Calligraphy also figures prominently in the work of George Chann, who followed a more traditional artistic path, exhibiting widely in the U.S. and internationally before eventually opening his own gallery in L.A. In abstract paintings of the 1960s and '70s, he mined the similarities between calligraphic strokes and gestural abstraction, citing Jackson Pollock and Mark Tobey as influences. The path between Asian artistic and philosophical traditions and modern art is well trod, but for Asian American artists such as Chann, it had a slightly different resonance. His "American Calligraphy" from the 1970s is densely packed with brushy flourishes in sumi ink and oil, but the letters are all in English.

"'Round the Clock: Chinese American Artists Working in Los Angeles" at the Vincent Price Art Museum is a thoroughly enjoyable, enlightening addition to the Pacific Standard Time projectJohn Kwok worked as a freelance designer and portrait painter, but his abstract gouaches are easily the highlight of the show. Effortless and bold, in clear, high-keyed colors, they exude an astute feel for balance and gesture, infused with a sense of whimsy. An untitled work from the 1970s is a jumble of horseshoe shapes outlined against a clear blue field. Repeated, yet irregular, they create an unexpectedly complex space. In similar fashion, "Fugue," from 1968 features the intersection of two circles, rather like a Venn diagram, except that the collision has given birth, not only to a third, differently toned space in between, but to a burst of brushy black on one side and a series of hotly colored stripes on the other. The composition is at once inexplicable and immensely appealing, not unlike the interlocking layers of a piece of music.

Finally, there is Tyrus Wong, the best-known artist of the bunch, primarily for his concept work on Disney's "Bambi." Several of those early drawings are on view; they are surprisingly intimate (less than six inches wide) and achingly beautiful, as yet uncluttered with cloying, wide-eyed characters. In creating the mysterious, atmospheric scenes, Wong drew on his fascination with the ethereal landscapes of Sung dynasty painting. Like Quon and Chann, he injected Chinese aesthetics right into the heart of American pop culture. Wong went on to become a concept artist at Warner Bros., creating production designs and storyboards for movies such as "Rebel Without a Cause" and "The Wild Bunch." But his early work from the 1930s and '40s blends a really exquisite use of calligraphic line with the heft and chiaroscuro effects of Western painting. Since the 1970s, he has been designing and building snappy, elaborate animal kites, some of which are on view in the museum's atrium.

"'Round the Clock: Chinese American Artists Working in Los Angeles" at the Vincent Price Art Museum is a thoroughly enjoyable, enlightening addition to the Pacific Standard Time project"'Round the Clock" suggests that for Chinese American artists at mid-century, the artistic path was a negotiated one, a wavering line between personal interest and practicality. Of course, this is true for many artists -- it's the rare superstar who makes a living making art from the get-go. But the show's conceit -- that these artists made valuable contributions regardless of the venue in which their work appeared -- prompts us to look at the line between art and commerce more skeptically. After all, what we commonly think of as art is often just a pricier version of an everyday aesthetic experience: a magazine illustration, a menu, a movie. There's no reason such quotidian things can't be just as uplifting, edifying, inspiring or beautiful.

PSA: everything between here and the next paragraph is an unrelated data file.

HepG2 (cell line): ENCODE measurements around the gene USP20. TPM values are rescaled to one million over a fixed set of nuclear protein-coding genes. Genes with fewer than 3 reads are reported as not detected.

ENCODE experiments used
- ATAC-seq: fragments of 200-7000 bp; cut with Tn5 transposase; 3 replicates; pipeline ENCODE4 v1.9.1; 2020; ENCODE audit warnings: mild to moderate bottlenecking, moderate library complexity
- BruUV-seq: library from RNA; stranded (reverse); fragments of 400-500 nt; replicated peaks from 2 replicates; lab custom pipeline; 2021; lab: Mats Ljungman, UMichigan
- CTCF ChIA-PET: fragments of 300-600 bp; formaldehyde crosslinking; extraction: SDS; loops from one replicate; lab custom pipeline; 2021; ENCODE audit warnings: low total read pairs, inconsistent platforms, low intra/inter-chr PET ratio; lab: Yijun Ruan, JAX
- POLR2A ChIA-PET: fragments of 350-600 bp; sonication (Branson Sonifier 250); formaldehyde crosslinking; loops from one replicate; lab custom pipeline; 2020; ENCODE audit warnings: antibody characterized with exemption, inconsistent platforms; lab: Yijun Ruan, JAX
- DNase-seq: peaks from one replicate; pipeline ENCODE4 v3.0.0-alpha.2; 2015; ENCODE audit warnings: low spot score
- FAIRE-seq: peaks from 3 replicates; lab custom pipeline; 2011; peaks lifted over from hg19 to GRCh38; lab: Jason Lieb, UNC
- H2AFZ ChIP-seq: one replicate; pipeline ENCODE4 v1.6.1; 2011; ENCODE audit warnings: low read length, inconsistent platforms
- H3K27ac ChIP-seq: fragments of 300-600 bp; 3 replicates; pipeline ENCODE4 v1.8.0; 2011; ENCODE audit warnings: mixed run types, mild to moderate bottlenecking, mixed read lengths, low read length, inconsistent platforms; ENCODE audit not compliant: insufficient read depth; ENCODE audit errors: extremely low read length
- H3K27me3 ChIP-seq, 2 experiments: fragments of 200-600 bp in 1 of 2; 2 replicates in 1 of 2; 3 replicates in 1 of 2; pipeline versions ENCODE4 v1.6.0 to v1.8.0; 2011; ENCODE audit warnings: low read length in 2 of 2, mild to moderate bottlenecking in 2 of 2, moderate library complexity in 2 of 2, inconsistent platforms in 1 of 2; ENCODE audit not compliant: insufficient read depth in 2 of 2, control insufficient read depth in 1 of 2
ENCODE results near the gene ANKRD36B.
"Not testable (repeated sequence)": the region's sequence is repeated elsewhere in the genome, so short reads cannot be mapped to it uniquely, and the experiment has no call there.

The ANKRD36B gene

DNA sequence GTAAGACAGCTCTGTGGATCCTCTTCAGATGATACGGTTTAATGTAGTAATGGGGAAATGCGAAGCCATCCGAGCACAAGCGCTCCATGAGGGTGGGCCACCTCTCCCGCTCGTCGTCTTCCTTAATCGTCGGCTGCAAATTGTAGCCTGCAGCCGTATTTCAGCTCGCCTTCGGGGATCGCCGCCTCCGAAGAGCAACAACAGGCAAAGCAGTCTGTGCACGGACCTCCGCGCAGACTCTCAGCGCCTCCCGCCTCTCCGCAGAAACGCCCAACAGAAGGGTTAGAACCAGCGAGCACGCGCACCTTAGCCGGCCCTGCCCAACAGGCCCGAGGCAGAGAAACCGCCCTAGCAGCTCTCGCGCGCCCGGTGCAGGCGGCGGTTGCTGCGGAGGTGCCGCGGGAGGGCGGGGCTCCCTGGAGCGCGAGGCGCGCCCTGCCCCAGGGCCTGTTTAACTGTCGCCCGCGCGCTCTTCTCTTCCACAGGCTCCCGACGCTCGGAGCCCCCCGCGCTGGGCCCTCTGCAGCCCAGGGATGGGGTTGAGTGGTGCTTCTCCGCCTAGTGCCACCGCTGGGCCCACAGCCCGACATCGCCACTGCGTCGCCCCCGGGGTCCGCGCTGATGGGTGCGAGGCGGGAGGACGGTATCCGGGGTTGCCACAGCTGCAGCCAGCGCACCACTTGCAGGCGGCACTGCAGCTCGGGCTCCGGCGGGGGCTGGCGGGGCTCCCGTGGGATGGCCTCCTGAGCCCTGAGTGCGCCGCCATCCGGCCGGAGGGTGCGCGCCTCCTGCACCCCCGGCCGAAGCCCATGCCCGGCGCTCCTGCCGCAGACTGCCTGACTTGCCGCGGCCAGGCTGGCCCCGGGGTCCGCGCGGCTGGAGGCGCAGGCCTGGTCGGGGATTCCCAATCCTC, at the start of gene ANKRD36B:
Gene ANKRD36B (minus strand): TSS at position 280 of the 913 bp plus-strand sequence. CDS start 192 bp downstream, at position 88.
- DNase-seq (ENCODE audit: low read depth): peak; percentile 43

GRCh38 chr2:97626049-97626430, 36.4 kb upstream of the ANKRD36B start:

-- Sharon Mizota

Vincent Price Art Museum, East Los Angeles College, 1301 Avenida Cesar Chavez, Monterey Park, (323) 265-8841, through May 25. Closed Sundays and Mondays. www.vincentpriceartmuseum.org

Photos, from top: Jake Lee, "Olvera Street Gift Store Front," not dated, watercolor on paper, 19 x 26 inches. Courtesy of Chinese American Museum at El Pueblo Historical Monument, gift of Judy Deppman. © Jake Lee. Credit: Chinese American Museum at El Pueblo Historical Monument

George Chann, "Abstract in Green Field," early 1960s, oil and sumi ink on canvas, 72 x 49 1/2 inches. Courtesy of Janet Chann. © George Chann. Credit: Janet Chann

John Kwok, "Untitled," not dated, gouache on paperboard, 40 x 30 inches. Courtesy of the John Kwok family. © John Kwok. Credit: Vincent Price Art Museum at East Los Angeles College

Tyrus Wong, "Bambi (At the Edge of the Meadow)," c. 1939, concept art, watercolor on paper, 3 3/4 x 5 inches. Courtesy of the artist. © Disney. Credit: Pamela Tom

PST, A to Z: ‘Common Ground’ at AMOCA, ‘Clay’s Tectonic Shift,” at Scripps

March 16, 2012 |  9:00 am

Pacific Standard Time will explore the origins of the Los Angeles art world through museum exhibitions throughout Southern California over the next six months. Times art reviewer Sharon Mizota has set the goal of seeing all of them. This is her latest report.

Glen-Lukens_web
Two PST shows on the rich history of ceramic art in Southern California together form a single narrative. “Common Ground: Ceramics in Southern California 1945-1975” at the American Museum of Ceramic Art in Pomona, and “Clay’s Tectonic Shift: John Mason, Ken Price, and Peter Voulkos, 1956-1968” at Scripps College in Claremont overlap in time period but are actually more like bookends, charting “before” and “after” states. The pivotal moment they bracket is the “tectonic shift” referred to in the title of the Scripps show, when ceramics expanded beyond the realm of craft and became a full-fledged fine art medium.